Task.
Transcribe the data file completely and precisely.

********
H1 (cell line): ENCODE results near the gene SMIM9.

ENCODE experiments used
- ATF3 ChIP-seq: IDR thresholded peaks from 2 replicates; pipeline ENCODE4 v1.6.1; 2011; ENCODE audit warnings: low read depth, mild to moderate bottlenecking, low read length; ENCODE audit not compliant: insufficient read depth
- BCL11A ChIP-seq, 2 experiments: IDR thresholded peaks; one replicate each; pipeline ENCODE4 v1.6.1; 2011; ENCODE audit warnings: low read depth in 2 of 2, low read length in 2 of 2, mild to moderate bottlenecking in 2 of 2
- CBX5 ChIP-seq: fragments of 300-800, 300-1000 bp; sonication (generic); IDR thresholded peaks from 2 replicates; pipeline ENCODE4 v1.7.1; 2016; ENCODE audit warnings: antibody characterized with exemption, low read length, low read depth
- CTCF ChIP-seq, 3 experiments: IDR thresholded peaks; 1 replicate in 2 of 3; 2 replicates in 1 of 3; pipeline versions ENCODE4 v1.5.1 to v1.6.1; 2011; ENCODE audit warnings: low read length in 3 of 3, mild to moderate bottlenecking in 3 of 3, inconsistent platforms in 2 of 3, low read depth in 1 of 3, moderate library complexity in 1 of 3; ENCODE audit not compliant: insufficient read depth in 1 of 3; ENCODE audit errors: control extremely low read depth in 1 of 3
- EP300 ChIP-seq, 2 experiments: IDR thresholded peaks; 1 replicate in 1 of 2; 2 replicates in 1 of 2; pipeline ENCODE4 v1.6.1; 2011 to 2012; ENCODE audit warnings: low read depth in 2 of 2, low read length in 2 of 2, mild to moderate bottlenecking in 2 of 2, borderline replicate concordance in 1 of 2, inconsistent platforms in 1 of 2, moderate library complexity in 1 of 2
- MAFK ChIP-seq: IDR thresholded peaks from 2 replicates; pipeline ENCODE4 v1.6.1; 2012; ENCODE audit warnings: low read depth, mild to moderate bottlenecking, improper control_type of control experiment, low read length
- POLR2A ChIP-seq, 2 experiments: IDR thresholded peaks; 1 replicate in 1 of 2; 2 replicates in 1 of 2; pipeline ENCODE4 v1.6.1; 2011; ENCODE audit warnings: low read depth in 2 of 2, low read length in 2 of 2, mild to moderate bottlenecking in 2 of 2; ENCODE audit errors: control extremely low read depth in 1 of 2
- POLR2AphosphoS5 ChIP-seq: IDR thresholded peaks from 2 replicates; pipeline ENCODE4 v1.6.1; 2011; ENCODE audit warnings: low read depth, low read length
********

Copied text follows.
H1 (cell line): ENCODE results near the gene SMIM9.

ENCODE experiments used
- ATF3 ChIP-seq: IDR thresholded peaks from 2 replicates; pipeline ENCODE4 v1.6.1; 2011; ENCODE audit warnings: low read depth, mild to moderate bottlenecking, low read length; ENCODE audit not compliant: insufficient read depth
- BCL11A ChIP-seq, 2 experiments: IDR thresholded peaks; one replicate each; pipeline ENCODE4 v1.6.1; 2011; ENCODE audit warnings: low read depth in 2 of 2, low read length in 2 of 2, mild to moderate bottlenecking in 2 of 2
- CBX5 ChIP-seq: fragments of 300-800, 300-1000 bp; sonication (generic); IDR thresholded peaks from 2 replicates; pipeline ENCODE4 v1.7.1; 2016; ENCODE audit warnings: antibody characterized with exemption, low read length, low read depth
- CTCF ChIP-seq, 3 experiments: IDR thresholded peaks; 1 replicate in 2 of 3; 2 replicates in 1 of 3; pipeline versions ENCODE4 v1.5.1 to v1.6.1; 2011; ENCODE audit warnings: low read length in 3 of 3, mild to moderate bottlenecking in 3 of 3, inconsistent platforms in 2 of 3, low read depth in 1 of 3, moderate library complexity in 1 of 3; ENCODE audit not compliant: insufficient read depth in 1 of 3; ENCODE audit errors: control extremely low read depth in 1 of 3
- EP300 ChIP-seq, 2 experiments: IDR thresholded peaks; 1 replicate in 1 of 2; 2 replicates in 1 of 2; pipeline ENCODE4 v1.6.1; 2011 to 2012; ENCODE audit warnings: low read depth in 2 of 2, low read length in 2 of 2, mild to moderate bottlenecking in 2 of 2, borderline replicate concordance in 1 of 2, inconsistent platforms in 1 of 2, moderate library complexity in 1 of 2
- MAFK ChIP-seq: IDR thresholded peaks from 2 replicates; pipeline ENCODE4 v1.6.1; 2012; ENCODE audit warnings: low read depth, mild to moderate bottlenecking, improper control_type of control experiment, low read length
- POLR2A ChIP-seq, 2 experiments: IDR thresholded peaks; 1 replicate in 1 of 2; 2 replicates in 1 of 2; pipeline ENCODE4 v1.6.1; 2011; ENCODE audit warnings: low read depth in 2 of 2, low read length in 2 of 2, mild to moderate bottlenecking in 2 of 2; ENCODE audit errors: control extremely low read depth in 1 of 2
- POLR2AphosphoS5 ChIP-seq: IDR thresholded peaks from 2 replicates; pipeline ENCODE4 v1.6.1; 2011; ENCODE audit warnings: low read depth, low read length